Spring 2021 Season - Days/Times Forthcoming

Nation Building with Antonio Pacheco / A bi-weekly look at the state of public architecture in the United States, including interviews, news items, reading suggestions, and historical/theoretical frameworks for understanding public architecture more broadly.

Grounds with Amanda Ugorji / Inter-generational interviews with artists, designers, and planners that ask what existential questions they have been working through lately and how they make their decisions.

Still Standing with Eytan Levi and Ben Hoyle / Interviews with experts about the renovation of Soviet mass housing.

Conversations on Care with Ana Miljački


An installation by Sarah Wagner (MArch '20) and Stratton Coffman (MArch '20)
over my desk in the Collective Architecture Studio, February 2019
Who should get credits for this?


Eytan Levi


Christopher Ketcham (Boston, USA) 
Gabrielle Heffernan (Boston, USA)

About the show

Disparition, the act of disappearing, based on Latin disparere, in an obsolete word in English - itself disappearing.Every week, this show investigates through several interviews what is going away and perhaps never coming back in our architectural educations.Discussions are conducted one after the other, as to never reach a consensus so that listeners can craft their own resolution to the topic and build their own position on whether or not it is disappearing.

EP 05: Idiosyncrasy

“I, for one, would have been happy to see only [Max] Bill’s sculptures at the Kunsthalle, along with Mattioli’s sculptures and Tinguely’s mobiles - what a sensation that would have been: exhibition 1968, the exhibition of a polycentric world that is gradually overcoming the extremes of bourgeois individualism."

This praise for group exhibitions over solo exhibitions was articulated by Swiss curator Harald Szeemann in 1968 - as mentioned by Hans-Ulrich Obrist in 1996, who was himself quoted by Caroline Jones in 2016. Szeeman, Obrist, Jones. Bill, Mattioli, Tinguely. Three names, twice, which remind to what extend individuals remain an integral part of collective ventures, and conversely.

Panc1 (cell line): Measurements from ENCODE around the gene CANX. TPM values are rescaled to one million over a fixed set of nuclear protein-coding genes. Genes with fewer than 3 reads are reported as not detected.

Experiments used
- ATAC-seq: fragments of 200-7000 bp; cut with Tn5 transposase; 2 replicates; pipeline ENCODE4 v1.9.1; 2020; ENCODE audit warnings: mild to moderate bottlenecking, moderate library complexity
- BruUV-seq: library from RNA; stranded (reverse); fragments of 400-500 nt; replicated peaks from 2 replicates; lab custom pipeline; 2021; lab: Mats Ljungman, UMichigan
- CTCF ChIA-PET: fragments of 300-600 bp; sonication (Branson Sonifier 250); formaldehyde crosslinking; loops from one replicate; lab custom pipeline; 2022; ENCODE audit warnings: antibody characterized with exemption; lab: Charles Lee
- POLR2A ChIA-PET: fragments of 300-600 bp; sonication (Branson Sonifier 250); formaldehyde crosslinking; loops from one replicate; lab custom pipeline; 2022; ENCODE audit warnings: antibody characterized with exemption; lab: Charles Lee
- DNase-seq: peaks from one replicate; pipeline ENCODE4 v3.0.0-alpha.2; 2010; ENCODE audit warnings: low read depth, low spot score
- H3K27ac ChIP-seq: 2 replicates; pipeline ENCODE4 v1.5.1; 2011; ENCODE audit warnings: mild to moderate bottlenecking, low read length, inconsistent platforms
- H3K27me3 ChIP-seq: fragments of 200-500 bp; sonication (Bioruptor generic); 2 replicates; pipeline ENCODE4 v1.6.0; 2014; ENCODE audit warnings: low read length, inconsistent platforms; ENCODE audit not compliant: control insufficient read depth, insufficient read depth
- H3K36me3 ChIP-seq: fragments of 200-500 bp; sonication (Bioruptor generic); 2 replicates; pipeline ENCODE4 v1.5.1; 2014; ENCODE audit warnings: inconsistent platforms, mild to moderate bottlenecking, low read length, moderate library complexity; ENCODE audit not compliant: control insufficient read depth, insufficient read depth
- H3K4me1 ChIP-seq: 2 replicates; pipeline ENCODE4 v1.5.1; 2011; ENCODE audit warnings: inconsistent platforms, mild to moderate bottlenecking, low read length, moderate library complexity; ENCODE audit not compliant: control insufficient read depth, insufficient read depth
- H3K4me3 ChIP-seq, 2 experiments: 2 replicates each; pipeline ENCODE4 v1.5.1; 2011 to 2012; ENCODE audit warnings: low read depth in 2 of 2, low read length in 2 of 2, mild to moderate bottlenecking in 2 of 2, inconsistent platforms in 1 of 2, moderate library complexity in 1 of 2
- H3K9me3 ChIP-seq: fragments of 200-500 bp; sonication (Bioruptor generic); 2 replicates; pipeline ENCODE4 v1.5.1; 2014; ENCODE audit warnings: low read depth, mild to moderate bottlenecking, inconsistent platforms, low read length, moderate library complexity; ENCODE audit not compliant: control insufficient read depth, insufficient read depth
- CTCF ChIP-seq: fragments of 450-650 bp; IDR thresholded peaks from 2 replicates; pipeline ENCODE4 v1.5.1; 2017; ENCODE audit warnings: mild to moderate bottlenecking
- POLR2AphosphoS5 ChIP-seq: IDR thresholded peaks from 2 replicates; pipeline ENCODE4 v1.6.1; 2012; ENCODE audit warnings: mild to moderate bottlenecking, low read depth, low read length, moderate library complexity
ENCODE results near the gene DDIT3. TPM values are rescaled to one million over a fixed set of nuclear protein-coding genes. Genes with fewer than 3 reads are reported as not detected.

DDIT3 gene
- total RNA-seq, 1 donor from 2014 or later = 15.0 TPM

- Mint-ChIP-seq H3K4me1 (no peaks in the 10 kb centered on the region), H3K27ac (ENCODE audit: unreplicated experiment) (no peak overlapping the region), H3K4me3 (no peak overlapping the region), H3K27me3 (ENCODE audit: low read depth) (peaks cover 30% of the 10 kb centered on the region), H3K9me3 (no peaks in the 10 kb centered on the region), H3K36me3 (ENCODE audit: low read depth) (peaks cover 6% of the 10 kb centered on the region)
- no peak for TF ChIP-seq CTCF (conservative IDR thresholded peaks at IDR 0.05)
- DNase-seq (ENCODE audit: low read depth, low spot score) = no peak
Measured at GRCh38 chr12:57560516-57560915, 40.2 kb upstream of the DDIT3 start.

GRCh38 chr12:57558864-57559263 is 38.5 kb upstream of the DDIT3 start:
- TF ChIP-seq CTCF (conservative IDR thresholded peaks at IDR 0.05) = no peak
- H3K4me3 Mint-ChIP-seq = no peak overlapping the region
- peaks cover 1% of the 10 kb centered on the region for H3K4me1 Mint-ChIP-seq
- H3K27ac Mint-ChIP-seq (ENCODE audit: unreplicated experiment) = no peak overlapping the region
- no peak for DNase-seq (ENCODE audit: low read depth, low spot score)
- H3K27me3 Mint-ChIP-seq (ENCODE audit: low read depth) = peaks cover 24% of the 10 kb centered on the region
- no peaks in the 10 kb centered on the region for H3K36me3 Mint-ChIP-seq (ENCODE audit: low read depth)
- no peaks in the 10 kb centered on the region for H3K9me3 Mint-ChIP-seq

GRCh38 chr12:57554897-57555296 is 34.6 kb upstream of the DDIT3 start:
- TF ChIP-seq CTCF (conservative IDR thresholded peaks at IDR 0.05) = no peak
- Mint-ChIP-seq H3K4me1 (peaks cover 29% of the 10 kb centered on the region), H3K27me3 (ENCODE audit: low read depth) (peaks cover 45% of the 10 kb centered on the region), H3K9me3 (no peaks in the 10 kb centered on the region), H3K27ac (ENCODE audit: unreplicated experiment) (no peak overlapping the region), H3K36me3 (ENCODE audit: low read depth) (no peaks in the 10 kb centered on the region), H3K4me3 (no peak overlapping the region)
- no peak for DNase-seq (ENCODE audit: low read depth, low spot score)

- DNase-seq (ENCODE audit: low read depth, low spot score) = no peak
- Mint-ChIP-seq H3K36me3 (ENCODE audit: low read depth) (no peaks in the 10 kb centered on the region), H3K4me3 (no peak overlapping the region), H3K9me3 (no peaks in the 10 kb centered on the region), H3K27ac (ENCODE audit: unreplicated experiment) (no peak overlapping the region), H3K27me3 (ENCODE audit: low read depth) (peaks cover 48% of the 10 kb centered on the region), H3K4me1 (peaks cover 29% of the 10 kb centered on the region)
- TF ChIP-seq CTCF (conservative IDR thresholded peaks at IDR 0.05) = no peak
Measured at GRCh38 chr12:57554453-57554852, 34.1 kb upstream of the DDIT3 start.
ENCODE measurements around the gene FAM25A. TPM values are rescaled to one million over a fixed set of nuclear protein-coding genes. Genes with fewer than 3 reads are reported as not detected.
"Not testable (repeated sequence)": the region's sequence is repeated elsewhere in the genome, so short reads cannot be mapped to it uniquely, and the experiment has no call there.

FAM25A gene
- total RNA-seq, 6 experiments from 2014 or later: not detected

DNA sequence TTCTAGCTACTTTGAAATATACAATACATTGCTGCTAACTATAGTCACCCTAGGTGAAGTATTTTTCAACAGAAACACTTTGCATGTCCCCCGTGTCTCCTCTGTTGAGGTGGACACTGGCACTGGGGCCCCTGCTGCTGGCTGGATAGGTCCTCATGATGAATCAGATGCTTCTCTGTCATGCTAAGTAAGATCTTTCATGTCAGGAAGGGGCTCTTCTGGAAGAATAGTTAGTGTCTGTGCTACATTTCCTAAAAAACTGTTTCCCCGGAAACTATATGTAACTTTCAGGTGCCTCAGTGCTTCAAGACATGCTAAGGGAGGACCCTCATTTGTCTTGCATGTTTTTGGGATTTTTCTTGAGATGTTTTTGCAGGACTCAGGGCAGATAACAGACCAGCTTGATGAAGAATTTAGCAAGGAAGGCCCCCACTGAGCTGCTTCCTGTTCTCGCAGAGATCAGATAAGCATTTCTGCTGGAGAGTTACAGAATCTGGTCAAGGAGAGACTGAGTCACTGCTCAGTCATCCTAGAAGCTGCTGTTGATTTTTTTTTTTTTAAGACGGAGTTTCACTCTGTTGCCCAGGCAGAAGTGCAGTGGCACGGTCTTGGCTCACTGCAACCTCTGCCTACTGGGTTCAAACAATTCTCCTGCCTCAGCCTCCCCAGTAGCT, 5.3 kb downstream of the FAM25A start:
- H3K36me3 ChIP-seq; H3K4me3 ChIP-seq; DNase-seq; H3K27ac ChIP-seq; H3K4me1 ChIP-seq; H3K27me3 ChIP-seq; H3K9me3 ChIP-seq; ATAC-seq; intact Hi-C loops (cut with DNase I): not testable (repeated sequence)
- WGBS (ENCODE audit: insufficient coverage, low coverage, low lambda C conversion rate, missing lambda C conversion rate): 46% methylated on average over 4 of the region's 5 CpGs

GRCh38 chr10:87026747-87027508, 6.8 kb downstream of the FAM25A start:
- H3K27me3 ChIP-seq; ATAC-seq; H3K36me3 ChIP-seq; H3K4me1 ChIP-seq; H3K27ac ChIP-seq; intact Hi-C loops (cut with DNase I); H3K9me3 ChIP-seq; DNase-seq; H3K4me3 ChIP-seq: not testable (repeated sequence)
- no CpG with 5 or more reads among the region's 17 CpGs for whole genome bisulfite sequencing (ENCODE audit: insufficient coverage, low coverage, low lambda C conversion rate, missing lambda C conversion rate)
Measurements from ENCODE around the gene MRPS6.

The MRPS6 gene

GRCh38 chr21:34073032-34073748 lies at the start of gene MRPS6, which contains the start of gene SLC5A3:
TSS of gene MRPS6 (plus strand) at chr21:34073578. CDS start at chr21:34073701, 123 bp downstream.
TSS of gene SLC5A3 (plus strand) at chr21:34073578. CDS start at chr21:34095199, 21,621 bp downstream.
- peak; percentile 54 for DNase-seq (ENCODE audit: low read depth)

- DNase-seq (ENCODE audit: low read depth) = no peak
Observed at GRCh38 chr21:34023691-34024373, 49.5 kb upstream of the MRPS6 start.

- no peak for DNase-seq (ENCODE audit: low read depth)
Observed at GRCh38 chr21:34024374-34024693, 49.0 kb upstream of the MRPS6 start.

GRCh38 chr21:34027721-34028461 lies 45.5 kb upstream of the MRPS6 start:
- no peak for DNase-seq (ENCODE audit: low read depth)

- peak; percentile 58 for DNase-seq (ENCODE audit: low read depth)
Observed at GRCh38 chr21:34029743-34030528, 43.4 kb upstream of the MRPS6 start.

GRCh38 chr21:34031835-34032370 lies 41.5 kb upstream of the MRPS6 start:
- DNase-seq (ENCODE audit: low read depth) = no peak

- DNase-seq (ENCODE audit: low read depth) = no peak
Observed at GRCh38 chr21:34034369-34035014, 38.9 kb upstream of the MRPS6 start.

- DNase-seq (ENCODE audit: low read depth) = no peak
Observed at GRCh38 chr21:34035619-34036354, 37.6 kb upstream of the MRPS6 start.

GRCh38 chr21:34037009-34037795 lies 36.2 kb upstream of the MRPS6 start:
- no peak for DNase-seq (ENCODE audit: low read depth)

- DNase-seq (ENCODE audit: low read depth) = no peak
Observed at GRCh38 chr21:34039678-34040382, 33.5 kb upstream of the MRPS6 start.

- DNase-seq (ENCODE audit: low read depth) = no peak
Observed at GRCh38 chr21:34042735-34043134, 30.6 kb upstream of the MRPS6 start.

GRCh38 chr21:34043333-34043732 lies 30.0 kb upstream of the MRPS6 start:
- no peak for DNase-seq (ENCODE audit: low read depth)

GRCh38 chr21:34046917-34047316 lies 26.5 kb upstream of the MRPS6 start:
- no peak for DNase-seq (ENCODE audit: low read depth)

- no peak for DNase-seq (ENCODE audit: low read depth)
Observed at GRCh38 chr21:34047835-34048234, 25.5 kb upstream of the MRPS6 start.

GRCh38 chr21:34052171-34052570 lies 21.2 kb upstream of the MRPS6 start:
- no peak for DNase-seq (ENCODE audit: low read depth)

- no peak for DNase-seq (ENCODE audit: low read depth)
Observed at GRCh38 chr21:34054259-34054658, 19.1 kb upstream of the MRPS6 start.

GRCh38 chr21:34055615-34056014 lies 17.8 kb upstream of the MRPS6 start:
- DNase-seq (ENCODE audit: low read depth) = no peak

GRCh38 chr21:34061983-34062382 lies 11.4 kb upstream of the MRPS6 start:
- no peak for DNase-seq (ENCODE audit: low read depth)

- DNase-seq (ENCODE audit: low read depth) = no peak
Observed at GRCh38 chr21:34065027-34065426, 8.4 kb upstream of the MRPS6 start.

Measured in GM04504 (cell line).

If architectural education has been looking a starchitects over the past decades, what still holds of this notion in 2020? Are individual approaches to the discipline necessarily despicable? Or does any architectural endeavor rely on a profound idiosyncratic commitment to the discipline? Perhaps it is too simplistic to oppose individual and collective realms in the context of architecture.

To enter the collective. Is that the new structure architectural production is morphing into? Are collectives always desirable in architecture? What limitations do they pose to creation? Is a collective an author, or does it recognize the discrete components that support it?

To understand what I sense as a replacement of individuals by collectives, I will first talk with Christopher Ketcham (PhD ’18 and Associate Curator of Public Art at MIT's List Visual Arts Center) to learn about precedents from the world of contemporary art, and I will then discuss with Gabrielle Heffernan (MArch ’20) what space exists for authorship in a studio like Ana Miljački’s Collective Architecture Studio or in a thesis.


ah i love this image! good memories.